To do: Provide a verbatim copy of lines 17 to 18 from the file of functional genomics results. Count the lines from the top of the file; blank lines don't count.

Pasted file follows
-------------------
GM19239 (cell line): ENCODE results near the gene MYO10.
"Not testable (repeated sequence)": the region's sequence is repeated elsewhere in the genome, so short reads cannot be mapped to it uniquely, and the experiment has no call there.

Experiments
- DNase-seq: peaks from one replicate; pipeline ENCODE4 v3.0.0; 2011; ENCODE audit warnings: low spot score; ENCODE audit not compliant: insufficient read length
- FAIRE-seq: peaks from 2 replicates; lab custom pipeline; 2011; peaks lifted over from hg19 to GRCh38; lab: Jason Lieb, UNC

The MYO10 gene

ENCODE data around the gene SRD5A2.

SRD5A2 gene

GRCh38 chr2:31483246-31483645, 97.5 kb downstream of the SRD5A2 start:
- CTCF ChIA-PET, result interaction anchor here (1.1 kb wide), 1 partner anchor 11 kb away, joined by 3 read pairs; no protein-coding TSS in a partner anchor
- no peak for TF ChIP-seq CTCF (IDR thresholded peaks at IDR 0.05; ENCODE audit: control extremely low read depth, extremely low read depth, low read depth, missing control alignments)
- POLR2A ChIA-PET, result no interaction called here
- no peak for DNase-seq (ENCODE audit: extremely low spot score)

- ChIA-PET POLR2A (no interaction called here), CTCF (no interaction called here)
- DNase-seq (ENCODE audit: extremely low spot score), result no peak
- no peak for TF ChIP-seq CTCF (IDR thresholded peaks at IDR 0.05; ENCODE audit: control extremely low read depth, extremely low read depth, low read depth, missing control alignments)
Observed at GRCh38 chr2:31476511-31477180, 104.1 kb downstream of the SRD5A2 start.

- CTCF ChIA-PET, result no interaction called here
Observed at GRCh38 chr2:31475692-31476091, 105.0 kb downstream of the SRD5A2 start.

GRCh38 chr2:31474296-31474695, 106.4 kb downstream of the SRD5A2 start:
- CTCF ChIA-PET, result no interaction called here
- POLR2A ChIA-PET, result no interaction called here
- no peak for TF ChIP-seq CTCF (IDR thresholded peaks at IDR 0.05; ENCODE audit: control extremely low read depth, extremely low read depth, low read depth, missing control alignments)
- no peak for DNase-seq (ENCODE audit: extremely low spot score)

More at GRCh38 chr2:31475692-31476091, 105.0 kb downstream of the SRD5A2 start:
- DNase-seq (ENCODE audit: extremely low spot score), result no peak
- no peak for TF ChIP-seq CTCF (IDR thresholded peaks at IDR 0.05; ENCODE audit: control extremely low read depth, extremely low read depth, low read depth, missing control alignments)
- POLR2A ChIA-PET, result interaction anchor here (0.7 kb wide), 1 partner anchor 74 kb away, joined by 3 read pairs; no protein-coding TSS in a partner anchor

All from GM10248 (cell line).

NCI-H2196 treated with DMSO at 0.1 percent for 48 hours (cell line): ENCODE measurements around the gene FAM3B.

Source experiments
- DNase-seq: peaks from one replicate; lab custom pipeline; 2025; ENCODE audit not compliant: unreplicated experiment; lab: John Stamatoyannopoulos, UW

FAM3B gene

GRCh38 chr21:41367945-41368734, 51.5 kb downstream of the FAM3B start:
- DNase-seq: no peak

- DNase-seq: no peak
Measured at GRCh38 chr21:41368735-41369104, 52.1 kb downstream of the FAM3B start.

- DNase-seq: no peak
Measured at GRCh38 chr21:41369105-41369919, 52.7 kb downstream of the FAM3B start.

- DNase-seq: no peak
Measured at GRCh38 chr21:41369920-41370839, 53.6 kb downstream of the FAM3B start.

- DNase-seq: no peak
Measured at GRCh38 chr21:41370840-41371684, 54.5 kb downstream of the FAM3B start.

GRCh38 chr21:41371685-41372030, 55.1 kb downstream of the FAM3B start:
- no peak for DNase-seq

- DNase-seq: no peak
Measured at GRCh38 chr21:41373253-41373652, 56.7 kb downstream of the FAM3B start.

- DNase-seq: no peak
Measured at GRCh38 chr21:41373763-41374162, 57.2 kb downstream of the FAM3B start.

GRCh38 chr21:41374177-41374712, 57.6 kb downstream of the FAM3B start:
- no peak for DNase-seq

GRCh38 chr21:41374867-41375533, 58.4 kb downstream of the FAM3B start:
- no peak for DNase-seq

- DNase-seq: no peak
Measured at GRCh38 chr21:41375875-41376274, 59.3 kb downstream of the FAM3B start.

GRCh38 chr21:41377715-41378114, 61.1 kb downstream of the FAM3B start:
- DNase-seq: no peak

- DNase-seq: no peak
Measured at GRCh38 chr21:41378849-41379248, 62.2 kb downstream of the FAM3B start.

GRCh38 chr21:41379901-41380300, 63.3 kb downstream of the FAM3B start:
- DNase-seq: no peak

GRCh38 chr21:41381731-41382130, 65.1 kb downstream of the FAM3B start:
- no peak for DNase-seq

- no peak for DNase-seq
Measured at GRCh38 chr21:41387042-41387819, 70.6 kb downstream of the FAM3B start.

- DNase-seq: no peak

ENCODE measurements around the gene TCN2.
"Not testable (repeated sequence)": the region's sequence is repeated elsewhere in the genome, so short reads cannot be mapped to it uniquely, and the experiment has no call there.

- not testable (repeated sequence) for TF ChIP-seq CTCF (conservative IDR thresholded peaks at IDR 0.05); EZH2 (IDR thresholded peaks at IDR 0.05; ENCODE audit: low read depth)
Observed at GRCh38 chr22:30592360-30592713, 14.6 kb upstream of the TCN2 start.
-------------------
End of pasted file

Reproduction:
Observed at GRCh38 chr2:31476511-31477180, 104.1 kb downstream of the SRD5A2 start.

- CTCF ChIA-PET, result no interaction called here